Dubai is not the sort of place you would expect to see a graffiti and street art scene. Yet, against the odds, this gleaming capital of excess has developed an an outdoor art culture all of it’s own.
Not quite the mean streets of Hackney and Shoreditch. The rules are slightly different. The Emirates is not a society in which any unsanctioned work is encouraged. Whoa betide the tagger who rocks up and scrawls on some of the gleaming metal of the Burj Khalifa. Deportation, fines and even prison could await in a state with an advanced use of CCTV. For Steffi Bow it just means adapting to the culture of the place. “We have created our own way of doing things” she told me.
Street Art in Dubai
This perhaps is needed because according to Steffi the scene is exploding. But as such a new city its development in terms of street art is different from that of established cities. Not being exposed to the graffiti phenomenon that took place in the 70’s and 80’s. It’s a bit less gritty. It’s more in tune with what Steffi describes as an “MTV Culture”.
In fact there seems to be a bit of an explosion in terms of interest in the middle east. Young people see what’s happening elsewhere in the world and want to be a part of it. “Because it’s not here like everywhere in the streets. People want to see it more so we get a lot of opportunities to paint at events and for companies” says Steffi. Like any consumerist and growing society it’s a case of wanting what everyone else has. Brands know that ‘street culture’ sells.
It’s the same in Saudi says Steffi. “Kids see it all on telly and are totally mad for it. Brands want to get to the kids. They provide us with platforms here to paint. The only thing we don’t get to do is destroy the streets”.
Steffi is one of many British expats who have begun to call Dubai home. But she still has a yearning for London and the East End having grown up and worked here. In March she will be returning once more to paint at the Femme Fierce Leake Street Takeover. She will join 100 other female artists. “I seriously can’t wait for the day to get my pink paint on” says Steffi.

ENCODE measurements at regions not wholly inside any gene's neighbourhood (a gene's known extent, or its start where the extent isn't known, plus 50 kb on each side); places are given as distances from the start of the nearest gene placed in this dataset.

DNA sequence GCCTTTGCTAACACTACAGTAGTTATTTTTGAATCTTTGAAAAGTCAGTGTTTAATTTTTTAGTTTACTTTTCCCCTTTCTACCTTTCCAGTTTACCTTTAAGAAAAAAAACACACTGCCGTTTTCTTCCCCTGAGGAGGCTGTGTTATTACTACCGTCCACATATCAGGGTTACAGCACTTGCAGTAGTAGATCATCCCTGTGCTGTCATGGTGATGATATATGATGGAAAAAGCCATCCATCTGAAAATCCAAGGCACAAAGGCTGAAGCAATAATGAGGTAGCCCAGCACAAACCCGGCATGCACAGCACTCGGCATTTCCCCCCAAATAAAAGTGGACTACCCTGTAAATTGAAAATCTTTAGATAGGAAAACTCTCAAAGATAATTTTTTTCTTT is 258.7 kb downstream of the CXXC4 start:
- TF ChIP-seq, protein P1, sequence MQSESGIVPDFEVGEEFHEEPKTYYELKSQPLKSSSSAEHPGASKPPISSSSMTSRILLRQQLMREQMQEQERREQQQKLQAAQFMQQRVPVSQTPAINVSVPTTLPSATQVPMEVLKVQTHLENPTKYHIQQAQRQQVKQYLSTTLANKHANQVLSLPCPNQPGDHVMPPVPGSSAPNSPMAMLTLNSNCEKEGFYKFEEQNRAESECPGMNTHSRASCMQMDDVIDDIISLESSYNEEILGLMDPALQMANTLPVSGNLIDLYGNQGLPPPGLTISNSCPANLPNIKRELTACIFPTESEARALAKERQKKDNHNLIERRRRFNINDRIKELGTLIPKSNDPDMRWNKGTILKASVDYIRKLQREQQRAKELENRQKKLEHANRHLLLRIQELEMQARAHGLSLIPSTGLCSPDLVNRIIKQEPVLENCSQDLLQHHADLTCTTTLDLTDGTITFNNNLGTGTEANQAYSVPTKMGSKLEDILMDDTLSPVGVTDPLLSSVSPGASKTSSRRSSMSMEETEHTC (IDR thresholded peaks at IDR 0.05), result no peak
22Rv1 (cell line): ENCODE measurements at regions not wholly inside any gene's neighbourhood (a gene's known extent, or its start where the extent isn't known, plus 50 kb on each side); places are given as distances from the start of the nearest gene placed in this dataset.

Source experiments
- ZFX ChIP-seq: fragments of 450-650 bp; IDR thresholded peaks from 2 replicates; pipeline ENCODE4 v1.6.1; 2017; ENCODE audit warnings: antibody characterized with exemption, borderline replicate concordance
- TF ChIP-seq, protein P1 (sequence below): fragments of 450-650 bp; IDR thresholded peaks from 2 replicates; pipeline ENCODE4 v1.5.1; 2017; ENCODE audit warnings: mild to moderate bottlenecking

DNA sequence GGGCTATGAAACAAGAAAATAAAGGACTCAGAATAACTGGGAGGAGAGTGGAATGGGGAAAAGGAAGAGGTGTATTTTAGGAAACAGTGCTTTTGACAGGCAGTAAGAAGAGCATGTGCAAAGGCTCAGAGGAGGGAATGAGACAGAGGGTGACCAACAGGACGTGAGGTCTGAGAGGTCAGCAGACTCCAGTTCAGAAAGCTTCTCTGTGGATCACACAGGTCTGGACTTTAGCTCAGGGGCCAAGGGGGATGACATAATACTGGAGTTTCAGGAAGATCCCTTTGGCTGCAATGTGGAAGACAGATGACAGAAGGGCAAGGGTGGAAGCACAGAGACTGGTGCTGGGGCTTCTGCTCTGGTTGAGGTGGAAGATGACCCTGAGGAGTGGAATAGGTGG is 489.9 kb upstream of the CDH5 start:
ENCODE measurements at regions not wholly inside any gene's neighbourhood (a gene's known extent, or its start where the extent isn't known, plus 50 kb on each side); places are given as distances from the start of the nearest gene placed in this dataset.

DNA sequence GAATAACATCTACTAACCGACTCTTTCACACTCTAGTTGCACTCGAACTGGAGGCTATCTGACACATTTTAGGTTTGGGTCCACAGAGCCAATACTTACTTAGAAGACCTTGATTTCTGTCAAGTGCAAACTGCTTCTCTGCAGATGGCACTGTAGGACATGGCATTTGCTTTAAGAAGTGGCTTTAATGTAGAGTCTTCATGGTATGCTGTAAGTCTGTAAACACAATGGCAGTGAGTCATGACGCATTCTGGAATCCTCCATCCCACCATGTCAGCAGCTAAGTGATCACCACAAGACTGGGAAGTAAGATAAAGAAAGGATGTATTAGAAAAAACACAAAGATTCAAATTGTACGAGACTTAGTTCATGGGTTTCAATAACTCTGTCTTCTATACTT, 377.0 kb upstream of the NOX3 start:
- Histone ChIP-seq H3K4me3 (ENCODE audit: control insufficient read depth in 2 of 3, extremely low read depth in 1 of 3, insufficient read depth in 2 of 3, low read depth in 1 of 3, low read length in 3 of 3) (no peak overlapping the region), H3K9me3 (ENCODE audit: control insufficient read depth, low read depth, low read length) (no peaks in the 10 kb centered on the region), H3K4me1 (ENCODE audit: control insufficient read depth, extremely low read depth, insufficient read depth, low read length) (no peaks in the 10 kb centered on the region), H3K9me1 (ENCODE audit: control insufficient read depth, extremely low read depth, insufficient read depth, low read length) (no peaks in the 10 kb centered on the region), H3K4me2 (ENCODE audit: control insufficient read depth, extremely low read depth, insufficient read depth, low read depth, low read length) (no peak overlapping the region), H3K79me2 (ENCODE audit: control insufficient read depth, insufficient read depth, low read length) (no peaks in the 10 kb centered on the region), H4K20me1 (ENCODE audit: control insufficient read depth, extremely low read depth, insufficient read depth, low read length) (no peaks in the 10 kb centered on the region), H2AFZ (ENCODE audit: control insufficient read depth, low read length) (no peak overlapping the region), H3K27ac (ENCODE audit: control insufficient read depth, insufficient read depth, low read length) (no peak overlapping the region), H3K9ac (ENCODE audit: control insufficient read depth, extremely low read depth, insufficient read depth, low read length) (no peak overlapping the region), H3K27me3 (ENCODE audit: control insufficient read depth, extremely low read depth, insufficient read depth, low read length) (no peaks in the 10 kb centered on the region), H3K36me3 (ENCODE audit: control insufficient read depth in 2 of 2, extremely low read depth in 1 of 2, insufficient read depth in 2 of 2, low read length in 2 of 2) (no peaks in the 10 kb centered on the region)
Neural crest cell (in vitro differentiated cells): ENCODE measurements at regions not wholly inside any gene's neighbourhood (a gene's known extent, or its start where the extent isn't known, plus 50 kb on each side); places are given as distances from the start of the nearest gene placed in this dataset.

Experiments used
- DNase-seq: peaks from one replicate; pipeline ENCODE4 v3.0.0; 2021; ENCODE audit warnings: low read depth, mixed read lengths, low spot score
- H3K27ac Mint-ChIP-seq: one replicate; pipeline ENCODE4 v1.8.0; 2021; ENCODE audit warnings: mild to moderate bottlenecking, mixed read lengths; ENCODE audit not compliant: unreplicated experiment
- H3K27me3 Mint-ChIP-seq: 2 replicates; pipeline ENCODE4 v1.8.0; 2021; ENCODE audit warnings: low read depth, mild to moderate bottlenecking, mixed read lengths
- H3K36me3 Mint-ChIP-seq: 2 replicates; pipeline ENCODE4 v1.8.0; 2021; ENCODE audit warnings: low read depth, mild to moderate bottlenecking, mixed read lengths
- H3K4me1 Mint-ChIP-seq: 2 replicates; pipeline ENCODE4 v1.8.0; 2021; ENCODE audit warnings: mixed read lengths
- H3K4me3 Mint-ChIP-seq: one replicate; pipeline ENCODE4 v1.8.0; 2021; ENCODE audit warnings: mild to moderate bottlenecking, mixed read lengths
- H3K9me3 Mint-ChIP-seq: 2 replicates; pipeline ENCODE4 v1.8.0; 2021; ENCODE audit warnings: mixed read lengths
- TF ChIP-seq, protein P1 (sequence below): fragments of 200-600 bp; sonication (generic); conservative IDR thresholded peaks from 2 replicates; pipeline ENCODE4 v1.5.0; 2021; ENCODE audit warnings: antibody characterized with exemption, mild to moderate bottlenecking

It’s certinaly going to be bright, if her previous body of work is anything to go by. London can expect to see a whole bunch of bright pink bows in Leake Street and elsewhere. Her name and tag have some meaning. Part tribute to her Grandmother who always wore bows. Part recognition of where she comes from. Born in Whitechapel within the sound of the Bow Bells whe is a real Cockney.
Steffi is quite reflective when she speaks about her graff name. “It’s about your whole being and your aspirations and dreams” she says. “I love asking people why they have the graff name they have. There are some amazing stories behind them”. Her husband SYA is a graffiti writer for 25 years. He also comes from East London. Taking his from an art teacher, who when he was 15, called him a Superb Young Artist. Since that day he has painted under the name SYA “it’s so cool” says Steffi.
Sya & Bow
The two met in Dubai despite having grown up 500metres away from each other in the East End. At that time there was a ‘wall of fame’ legal painting spot behind a Dubai shopping centre. “I’d never heard of SYA before but no joke he’d taken over the wall of fame. There were about 20 SYA pieces” she reminisces. After meeting there and with spray cans in hand they were engaged within 12 months and married within 18. The strange thing is says Steffi is that they were both single. Both never been married and both 38 years old when they met. It was “seriously meant to be. The funny thing is that we used to live in London about 500 metres from each other. Our paths never crossed.”
Together they have travelled the world painting as Sya & Bow. Their back garden also plays host to a 40 metre graffiti wall where friends can come and paint. “All our mates paint it and whenever a graff artist from overseas is in town they tend to get in touch with us and come round to paint. It’s so cool we have met so many fantastic people through painting with them in our back garden” say Steffi. Dubai it would seem has really taken the world of graffiti to a whole new level.
Steffi Bow Gallery
The first article in the Inspiring City series of interviews looking at Female Street Artists, Steffi Bow was interviewed via Facebook Messenger from Dubai on Saturday 25th January. She will be visiting London to take part in the Femme Fierce Leake Street takeover on Saturday 8th March 2014, International Women’s Day. All the photographs used within this article have been supplied by Steffi. Other articles in the series include interview with Lana Alana and Artista.
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Yes, Dubai’s street art culture is still in its nascent stage. And while it may never get the same kind of large scale coverage that street art in more established cities does, it may start to show street art as “fine art,” thereby legitimizing it